Parkinson’s disease (PD) is a prevalent neurodegenerative disorder that affects 1% of the general population over the age of 60 years. It is a progressive condition characterized by loss of dopaminergic neurons in the region of the ventral midbrain, and nerves of the central and peripheral nervous systems. Therapeutic approaches to treatment of PD include medications, deep brain stimulation, and now, stem cell therapy.
Mesenchymal stem cells (MSCs) can be derived from the bone marrow, adipose (fat) tissue, umbilical cord blood, and amniotic fluid. These cells have the capacity to transform into osteocytes (bone cells), cardiomyocytes (heart muscle cells), chondrocytes (cartilage cells), and adipocytes (fat cells). In addition, MSCs have anti-inflammatory and immune system properties. There are two main categories of MSCs: naïve (directly isolated from mesenchymal tissues) and neurally-induced, which have much promise in the treatment of Parkinson’s disease.
Since the pathological hallmark of PD is loss of nigrostriatal dopamine neurons, current therapies target the dopamine receptors. Stem cell therapy clinical trials have shown much promise in the treatment of PD. Stem cells with the same properties of dopaminergic neurons could offer long-term improvement for many people.
In relation to stem cells for PD treatment, a research study in 2008 found reprogramming of mouse fibroblasts into stem cells through retroviral transduction of certain transcription factors. Afterwards, the neurons could integrate into the PD rat model. A follow-up study showed that the brain neurons of PD subjects yielded functional restoration in a preclinical model. In another study, transplantation of stem cells generated functional neurons in PD rat models, which improved motor deficits.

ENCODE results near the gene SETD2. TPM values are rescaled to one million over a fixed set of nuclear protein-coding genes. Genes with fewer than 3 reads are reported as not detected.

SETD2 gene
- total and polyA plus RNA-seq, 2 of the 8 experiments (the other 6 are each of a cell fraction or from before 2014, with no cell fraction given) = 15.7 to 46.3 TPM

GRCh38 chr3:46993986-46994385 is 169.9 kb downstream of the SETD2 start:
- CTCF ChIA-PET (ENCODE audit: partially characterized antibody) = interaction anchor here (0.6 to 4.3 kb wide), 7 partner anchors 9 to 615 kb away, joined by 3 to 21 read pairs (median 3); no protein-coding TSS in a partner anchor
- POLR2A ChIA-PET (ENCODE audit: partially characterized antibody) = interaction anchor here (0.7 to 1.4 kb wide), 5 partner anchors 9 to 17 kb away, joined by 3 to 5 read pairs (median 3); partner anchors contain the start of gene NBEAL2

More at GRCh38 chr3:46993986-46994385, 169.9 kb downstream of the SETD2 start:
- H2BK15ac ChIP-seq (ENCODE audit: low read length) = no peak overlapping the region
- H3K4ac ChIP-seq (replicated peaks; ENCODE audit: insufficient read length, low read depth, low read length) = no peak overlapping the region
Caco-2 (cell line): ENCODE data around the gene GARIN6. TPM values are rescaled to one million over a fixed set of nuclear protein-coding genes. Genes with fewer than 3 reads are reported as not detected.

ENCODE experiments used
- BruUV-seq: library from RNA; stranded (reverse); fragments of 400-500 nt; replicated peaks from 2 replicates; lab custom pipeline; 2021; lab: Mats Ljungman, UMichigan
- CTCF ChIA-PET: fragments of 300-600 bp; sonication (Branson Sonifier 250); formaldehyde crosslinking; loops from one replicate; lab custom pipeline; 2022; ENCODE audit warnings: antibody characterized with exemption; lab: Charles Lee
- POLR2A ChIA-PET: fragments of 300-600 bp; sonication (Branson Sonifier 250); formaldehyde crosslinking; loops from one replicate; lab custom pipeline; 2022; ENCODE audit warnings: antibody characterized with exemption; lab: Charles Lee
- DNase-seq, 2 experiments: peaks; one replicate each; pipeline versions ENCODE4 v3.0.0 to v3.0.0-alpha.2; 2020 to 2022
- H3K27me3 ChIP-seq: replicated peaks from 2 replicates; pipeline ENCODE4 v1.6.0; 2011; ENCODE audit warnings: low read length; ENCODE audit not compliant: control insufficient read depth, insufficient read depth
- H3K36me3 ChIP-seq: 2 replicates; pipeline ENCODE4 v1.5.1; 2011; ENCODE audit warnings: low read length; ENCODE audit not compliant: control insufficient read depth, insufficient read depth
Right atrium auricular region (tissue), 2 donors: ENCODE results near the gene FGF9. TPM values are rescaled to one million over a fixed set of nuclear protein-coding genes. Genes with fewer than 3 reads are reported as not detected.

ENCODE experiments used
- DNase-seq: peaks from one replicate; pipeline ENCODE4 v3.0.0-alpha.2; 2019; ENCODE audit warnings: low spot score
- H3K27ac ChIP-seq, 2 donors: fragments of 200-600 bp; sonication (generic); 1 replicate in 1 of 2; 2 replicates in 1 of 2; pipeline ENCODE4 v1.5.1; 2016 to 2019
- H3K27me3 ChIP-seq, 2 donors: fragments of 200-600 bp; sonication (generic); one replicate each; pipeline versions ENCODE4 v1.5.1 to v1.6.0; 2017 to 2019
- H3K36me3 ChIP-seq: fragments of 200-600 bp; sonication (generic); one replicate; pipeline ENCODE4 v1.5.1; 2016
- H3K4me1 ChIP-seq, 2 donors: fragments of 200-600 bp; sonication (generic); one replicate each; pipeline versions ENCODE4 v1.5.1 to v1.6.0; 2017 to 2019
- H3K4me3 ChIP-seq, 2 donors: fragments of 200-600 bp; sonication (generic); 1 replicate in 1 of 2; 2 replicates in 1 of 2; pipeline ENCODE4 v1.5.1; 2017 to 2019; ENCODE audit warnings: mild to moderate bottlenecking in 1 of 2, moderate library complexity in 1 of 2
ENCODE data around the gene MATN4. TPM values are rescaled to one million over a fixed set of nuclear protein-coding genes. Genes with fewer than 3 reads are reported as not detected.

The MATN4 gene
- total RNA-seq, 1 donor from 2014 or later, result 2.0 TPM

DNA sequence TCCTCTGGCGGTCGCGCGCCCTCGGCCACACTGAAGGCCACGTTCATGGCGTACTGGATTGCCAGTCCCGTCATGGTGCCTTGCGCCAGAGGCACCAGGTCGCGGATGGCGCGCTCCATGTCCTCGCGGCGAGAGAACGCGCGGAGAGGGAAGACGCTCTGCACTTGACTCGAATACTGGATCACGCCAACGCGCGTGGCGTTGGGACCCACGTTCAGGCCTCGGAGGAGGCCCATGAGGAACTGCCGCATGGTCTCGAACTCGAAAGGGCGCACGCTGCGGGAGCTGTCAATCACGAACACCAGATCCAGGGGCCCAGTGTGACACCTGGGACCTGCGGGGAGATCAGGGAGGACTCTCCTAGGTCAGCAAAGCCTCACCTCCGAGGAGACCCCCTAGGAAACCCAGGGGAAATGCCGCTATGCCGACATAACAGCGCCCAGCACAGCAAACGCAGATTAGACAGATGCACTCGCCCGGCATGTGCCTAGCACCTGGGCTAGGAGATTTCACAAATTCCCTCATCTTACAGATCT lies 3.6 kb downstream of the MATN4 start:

In one clinical study, scientists noted that infusion of growth factor (present from stem cells) into the parenchyma resulted in proliferation, migration, and differentiation of neural cells in rat models with PD. Other scientists found a turnover in dopaminergic neurons in certain brain sections of mouse models who received stem cell therapy. A recent study involving monkeys with Parkinson’s-like symptoms involved transplanting dopaminergic neurons from human stem cells into the animal’s brains. The monkeys were also treated with immunosuppressive drugs. Researchers followed the study subjects over two years, and found the neurons survived without any tumor growth. In addition, the transplant of cells improved the monkeys’ PD symptoms.
Umbilical cord blood has been used in some research regarding neurological conditions. This blood is rich in stem cells, and has been used safely for chronic spinal cord injury with no adverse reactions. Autologous MSCs have been isolated from the bone marrow, and then injected into the intrathecal space (around the spinal cord), allowing easy access to the spinal column and brain. Researchers have shown evidence of immunomodulatory effects within 24 hours after these injections, with good reports 6 months following therapy.
Several clinical studies have been conducted using human subjects with PD and stem cells. In a case study, the patient had noticeable symptom improvement at 12 months following treatment. Two other studies (combined 11 patients) were conducted. PET scan showed DA neuron survival on all subjects, and 7 had improvement of PD symptoms. In the larger studies, patients were observed for 3-4 years following treatment, and around 45% of the study subjects maintained symptom improvement at final report dates.
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Amniotic and Umbilical Cord Stem Cell Treatments
The most revolutionary regenerative medicine treatments now being offered include amniotic and umbilical stem cell treatments. These are FDA regulated and contain growth factors, hyaluronic acid, cytokines and stem cells.